Twelve months ago to the day, social care reforms dubbed by ministers “the most significant in more than 60 years” came into force in England.
The Care Act 2014 put safeguarding adults work into law for the first time; established a national eligibility threshold for access to care; introduced rights to advocacy for people who would otherwise struggle to be involved in assessments and other processes; and gave new rights to carers to assessment and support.
At the same time, it consolidated all the pre-existing law on adult social care into one place, rid it of old-fashioned and discriminatory language and modernised it in line with the current emphasis on personalisation, prevention and integration.
While some of the significance attributed to the act by ministers has been lessened by the fact that the cap on care costs and associated funding reforms have been delayed by four years, the legislation has still done much to shape the working lives of practitioners and managers in councils in particular, over the past year.
This impact has been heightened by the fact that it has been implemented at a time of significant pressure on council budgets. An Association of Directors of Adult Social Services survey last year found that councils were expecting to make £1.1bn savings in adult social care in year one of the Care Act – 8% of their net budgets – because of inflation, demographic pressures and reductions in resource.
So one year on, what impact has it had?
Local authority confidence
The official barometer for tracking progress on the Care Act has been the “stocktakes” undertaken by Adass, the Local Government Association and the Department of Health, surveying local authorities on how the reforms have fared. The latest of these took place in November and its results were published last month.
In many respects, councils presented a rosy picture of how well they were implementing the Care Act. Eighty seven per cent said they were on track to embed the necessary changes resulting from the act, while the remaining 13% said they were only slightly behind. Also, 97% were very or fairly confident that they would deliver the expected outcomes from the Care Act in 2015-16.
Despite the funding pressures, only 19% said there were potential concerns over whether there would be enough money in the budget to implement the Care Act in 2015-16.
Behind the headlines
But behind these headlines lurked a less positive picture. For one thing, councils’ confidence about 2015-16 was not matched by their feelings about the year ahead. Notably, seventy one per cent were not confident they would have sufficient resource to implement the Care Act in 2016-17, well above the 19% for 2016-17.
Secondly, councils’ belief in their own progress against the act’s requirements was not entirely matched by their confidence in the wider sector. For example, while 93% of authorities said they were confident in their own ability to recruit and train a workforce to implement the Care Act in 2015-16, just 72% expressed similar confidence in their local care providers’ ability to do so.
Thirdly councils’ self-reported confidence for 2015-16 also did not square with the facts on the ground in some areas, most clearly in relation to advocacy. While 51% of councils said they were very confident and 44% fairly confident about meeting their responsibilities to provide advocacy under the act in 2015-16, evidence has built up in recent months suggesting that such confidence is misplaced.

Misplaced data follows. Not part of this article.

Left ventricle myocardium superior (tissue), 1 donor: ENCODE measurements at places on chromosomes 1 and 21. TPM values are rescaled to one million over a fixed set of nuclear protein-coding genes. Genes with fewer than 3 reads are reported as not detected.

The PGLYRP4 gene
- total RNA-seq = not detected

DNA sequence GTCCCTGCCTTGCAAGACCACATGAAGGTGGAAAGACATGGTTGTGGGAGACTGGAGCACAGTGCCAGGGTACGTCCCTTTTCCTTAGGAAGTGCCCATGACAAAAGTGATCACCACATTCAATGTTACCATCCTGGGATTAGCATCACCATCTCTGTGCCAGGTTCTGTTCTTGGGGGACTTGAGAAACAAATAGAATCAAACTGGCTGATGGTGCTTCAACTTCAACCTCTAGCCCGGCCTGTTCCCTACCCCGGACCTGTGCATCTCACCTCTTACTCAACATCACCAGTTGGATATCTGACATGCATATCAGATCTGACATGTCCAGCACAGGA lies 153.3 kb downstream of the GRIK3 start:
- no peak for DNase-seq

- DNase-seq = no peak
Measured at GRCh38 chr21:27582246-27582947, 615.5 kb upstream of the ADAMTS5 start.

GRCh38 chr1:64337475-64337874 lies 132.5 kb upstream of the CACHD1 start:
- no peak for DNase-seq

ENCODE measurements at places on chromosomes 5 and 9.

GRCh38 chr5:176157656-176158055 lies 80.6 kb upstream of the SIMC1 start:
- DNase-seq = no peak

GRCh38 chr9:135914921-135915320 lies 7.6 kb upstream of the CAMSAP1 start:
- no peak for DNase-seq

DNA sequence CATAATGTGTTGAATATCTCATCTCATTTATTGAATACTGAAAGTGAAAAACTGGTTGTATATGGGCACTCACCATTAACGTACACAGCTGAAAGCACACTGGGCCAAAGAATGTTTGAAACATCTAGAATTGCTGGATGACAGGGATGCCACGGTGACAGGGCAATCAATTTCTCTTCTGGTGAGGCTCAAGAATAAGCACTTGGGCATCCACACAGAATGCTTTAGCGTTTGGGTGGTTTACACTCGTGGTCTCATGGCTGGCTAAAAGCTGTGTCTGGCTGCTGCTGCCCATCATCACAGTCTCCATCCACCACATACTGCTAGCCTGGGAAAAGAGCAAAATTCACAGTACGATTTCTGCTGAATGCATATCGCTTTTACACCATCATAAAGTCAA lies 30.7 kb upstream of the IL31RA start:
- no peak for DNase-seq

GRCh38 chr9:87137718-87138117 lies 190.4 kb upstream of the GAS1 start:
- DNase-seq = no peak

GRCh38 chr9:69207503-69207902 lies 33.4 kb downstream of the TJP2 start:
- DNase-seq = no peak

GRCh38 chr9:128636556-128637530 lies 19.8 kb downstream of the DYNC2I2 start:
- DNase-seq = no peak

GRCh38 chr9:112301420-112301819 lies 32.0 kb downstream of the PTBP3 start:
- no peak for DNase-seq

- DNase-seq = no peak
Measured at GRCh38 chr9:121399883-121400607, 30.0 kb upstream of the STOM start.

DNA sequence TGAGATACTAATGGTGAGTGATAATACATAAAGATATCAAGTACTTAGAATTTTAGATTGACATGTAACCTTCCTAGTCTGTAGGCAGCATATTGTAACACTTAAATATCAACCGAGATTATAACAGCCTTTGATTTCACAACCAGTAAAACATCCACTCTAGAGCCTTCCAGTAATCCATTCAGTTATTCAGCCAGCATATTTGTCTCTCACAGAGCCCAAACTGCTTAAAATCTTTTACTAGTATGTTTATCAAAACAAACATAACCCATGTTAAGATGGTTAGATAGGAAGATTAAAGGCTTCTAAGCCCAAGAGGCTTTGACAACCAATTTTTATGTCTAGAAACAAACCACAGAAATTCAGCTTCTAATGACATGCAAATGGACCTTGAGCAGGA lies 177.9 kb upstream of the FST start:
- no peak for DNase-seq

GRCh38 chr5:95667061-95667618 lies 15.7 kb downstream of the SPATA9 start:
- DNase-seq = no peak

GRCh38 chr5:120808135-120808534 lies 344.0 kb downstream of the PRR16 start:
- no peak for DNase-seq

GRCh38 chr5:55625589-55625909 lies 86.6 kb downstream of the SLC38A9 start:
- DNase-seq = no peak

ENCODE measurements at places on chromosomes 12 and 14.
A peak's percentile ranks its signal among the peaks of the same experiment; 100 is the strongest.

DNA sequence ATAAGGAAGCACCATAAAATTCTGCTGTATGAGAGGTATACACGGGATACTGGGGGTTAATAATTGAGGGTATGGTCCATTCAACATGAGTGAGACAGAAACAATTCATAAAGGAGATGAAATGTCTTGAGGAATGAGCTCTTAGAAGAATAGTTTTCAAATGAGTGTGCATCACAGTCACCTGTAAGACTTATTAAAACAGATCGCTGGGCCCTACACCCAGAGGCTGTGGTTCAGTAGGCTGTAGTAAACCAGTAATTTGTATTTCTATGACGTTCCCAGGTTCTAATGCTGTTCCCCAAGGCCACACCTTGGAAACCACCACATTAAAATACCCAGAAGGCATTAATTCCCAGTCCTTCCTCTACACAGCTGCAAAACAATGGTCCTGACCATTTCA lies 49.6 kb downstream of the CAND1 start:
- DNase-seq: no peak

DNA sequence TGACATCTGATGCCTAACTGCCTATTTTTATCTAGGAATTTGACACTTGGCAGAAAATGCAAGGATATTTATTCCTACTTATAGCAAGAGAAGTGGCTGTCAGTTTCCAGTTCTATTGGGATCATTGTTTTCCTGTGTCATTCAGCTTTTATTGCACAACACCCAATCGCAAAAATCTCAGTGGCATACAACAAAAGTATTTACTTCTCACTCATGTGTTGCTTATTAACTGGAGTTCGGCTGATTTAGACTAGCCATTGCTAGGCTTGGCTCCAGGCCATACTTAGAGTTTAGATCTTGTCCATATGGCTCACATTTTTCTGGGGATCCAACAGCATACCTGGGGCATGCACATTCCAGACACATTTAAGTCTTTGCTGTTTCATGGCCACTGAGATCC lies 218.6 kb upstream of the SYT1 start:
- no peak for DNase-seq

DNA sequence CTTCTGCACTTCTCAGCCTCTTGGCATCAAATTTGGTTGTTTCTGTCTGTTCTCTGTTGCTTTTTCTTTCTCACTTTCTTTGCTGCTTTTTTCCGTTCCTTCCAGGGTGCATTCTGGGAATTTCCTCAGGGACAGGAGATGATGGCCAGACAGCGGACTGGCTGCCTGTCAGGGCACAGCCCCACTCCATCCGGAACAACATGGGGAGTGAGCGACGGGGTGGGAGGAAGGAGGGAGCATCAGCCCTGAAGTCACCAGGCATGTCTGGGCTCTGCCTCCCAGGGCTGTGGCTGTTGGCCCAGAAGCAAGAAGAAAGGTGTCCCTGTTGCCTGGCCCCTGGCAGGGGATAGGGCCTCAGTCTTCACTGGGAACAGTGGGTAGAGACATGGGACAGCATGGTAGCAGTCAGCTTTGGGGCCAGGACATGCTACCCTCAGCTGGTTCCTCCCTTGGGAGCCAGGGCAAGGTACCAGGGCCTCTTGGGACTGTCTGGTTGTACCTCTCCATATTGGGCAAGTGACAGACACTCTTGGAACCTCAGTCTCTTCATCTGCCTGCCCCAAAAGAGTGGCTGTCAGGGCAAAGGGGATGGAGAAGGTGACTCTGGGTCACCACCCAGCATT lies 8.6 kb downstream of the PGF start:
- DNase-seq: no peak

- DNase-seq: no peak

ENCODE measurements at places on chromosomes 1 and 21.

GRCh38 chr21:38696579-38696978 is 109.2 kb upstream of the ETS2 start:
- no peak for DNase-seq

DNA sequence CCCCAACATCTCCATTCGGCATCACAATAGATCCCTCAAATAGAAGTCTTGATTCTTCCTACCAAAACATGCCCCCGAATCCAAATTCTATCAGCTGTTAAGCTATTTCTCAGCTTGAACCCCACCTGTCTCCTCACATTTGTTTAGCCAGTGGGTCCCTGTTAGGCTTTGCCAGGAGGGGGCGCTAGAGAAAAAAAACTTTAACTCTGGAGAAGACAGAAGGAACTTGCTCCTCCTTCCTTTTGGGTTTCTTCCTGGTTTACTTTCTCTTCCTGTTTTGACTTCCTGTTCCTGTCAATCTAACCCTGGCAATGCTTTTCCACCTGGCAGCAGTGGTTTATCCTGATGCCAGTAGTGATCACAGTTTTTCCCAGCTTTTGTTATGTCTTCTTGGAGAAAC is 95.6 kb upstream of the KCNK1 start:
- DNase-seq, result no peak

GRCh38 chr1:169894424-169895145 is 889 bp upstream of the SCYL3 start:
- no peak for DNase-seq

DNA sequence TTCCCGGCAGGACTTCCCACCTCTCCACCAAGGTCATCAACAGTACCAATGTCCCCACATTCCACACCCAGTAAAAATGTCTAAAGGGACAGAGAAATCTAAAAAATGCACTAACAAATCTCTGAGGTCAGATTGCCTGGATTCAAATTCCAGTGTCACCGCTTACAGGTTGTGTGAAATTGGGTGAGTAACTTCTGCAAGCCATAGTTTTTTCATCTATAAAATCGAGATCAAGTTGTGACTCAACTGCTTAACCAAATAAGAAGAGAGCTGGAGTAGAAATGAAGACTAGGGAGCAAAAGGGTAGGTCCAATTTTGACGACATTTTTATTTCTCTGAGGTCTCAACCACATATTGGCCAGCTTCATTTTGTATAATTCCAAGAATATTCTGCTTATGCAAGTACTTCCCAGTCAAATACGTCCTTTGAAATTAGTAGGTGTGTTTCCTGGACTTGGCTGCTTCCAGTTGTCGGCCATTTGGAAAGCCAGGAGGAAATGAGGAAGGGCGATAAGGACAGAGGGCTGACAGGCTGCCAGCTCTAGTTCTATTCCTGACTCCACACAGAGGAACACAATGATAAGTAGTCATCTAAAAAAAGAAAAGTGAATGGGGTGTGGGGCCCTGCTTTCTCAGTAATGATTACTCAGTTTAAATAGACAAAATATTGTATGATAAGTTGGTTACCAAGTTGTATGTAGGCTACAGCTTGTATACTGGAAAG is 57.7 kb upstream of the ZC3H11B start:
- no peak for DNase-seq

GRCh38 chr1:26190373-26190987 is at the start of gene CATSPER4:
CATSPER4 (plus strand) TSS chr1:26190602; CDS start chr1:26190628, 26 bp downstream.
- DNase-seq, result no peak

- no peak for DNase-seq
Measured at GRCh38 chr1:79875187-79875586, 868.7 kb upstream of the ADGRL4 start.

Just 2% of people assessed under the Care Act from April to September 2015 were given access to an advocate, found a Community Care survey of 80 English councils, whose results were published in January. The government’s impact assessment on the Care Act estimated that 7% would qualify.
The survey followed significant concerns raised by advocacy providers and legal experts that many people were going without their entitlement to an advocate under the act because of practitioners’ lack of knowledge of the legal triggers for an advocate and problems with the way councils were commissioning advocacy.
Almost two-thirds of contracts for advocacy services were for one year or less and average spending on advocacy by councils in 21 areas was less than half of what the LGA had estimated it should be for 2015-16, found a survey by the Advocacy Action Alliance carried out last summer.
The introduction of Care Act advocacy could not have come at a more challenging time for local authorities and advocacy providers. The tenfold increase in Deprivation of Liberty Safeguards cases (DoLS) initiated by the Supreme Court’s ‘Cheshire West’ judgement in March 2014 has triggered significantly increased demand for independent mental capacity advocates (IMCAs) for such cases. Also, another judgement last year, the AJ case, has meant councils are relying more on advocacy services to provide representatives for people subject to the DoLS where family members or friends are unable to perform this role.
According to the stocktake, councils are more confident about meeting their advocacy responsibilities in 2016-17 than 2015-16, with 69% saying they are very confident compared with 51% for this year. However, while practitioners’ grasp of the law may well be improving as the act beds in, the pressures on advocacy services are, if anything, set to get worse. A recent Court of Protection judgement may require advocates to provide representatives for people subject to deprivations of liberty not covered by the DoLS, in addition to their current roles.